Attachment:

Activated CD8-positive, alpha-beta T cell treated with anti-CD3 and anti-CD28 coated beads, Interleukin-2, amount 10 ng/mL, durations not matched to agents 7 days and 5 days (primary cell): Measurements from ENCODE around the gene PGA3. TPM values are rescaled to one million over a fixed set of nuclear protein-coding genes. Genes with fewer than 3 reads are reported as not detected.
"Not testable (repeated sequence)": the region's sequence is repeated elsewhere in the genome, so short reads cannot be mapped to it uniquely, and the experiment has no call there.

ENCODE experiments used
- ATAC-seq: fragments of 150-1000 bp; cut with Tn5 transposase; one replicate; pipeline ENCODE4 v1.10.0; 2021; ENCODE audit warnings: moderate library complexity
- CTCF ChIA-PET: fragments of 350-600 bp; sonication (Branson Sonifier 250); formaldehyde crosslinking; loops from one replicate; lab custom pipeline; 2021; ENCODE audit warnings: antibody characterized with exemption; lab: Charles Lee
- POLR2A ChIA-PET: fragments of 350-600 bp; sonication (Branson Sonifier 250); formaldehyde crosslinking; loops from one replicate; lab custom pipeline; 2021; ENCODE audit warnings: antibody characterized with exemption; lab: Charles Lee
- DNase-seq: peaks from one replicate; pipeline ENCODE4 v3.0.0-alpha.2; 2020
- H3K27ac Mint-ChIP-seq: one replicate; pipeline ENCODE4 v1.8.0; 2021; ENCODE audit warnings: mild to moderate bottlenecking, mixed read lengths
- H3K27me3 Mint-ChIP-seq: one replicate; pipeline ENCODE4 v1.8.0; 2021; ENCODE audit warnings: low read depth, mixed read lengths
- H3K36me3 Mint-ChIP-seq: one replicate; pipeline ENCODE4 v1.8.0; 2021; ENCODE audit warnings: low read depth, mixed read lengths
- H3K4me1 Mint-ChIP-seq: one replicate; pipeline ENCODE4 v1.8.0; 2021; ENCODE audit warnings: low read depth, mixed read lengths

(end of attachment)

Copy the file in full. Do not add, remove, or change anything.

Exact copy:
Activated CD8-positive, alpha-beta T cell treated with anti-CD3 and anti-CD28 coated beads, Interleukin-2, amount 10 ng/mL, durations not matched to agents 7 days and 5 days (primary cell): Measurements from ENCODE around the gene PGA3. TPM values are rescaled to one million over a fixed set of nuclear protein-coding genes. Genes with fewer than 3 reads are reported as not detected.
"Not testable (repeated sequence)": the region's sequence is repeated elsewhere in the genome, so short reads cannot be mapped to it uniquely, and the experiment has no call there.

ENCODE experiments used
- ATAC-seq: fragments of 150-1000 bp; cut with Tn5 transposase; one replicate; pipeline ENCODE4 v1.10.0; 2021; ENCODE audit warnings: moderate library complexity
- CTCF ChIA-PET: fragments of 350-600 bp; sonication (Branson Sonifier 250); formaldehyde crosslinking; loops from one replicate; lab custom pipeline; 2021; ENCODE audit warnings: antibody characterized with exemption; lab: Charles Lee
- POLR2A ChIA-PET: fragments of 350-600 bp; sonication (Branson Sonifier 250); formaldehyde crosslinking; loops from one replicate; lab custom pipeline; 2021; ENCODE audit warnings: antibody characterized with exemption; lab: Charles Lee
- DNase-seq: peaks from one replicate; pipeline ENCODE4 v3.0.0-alpha.2; 2020
- H3K27ac Mint-ChIP-seq: one replicate; pipeline ENCODE4 v1.8.0; 2021; ENCODE audit warnings: mild to moderate bottlenecking, mixed read lengths
- H3K27me3 Mint-ChIP-seq: one replicate; pipeline ENCODE4 v1.8.0; 2021; ENCODE audit warnings: low read depth, mixed read lengths
- H3K36me3 Mint-ChIP-seq: one replicate; pipeline ENCODE4 v1.8.0; 2021; ENCODE audit warnings: low read depth, mixed read lengths
- H3K4me1 Mint-ChIP-seq: one replicate; pipeline ENCODE4 v1.8.0; 2021; ENCODE audit warnings: low read depth, mixed read lengths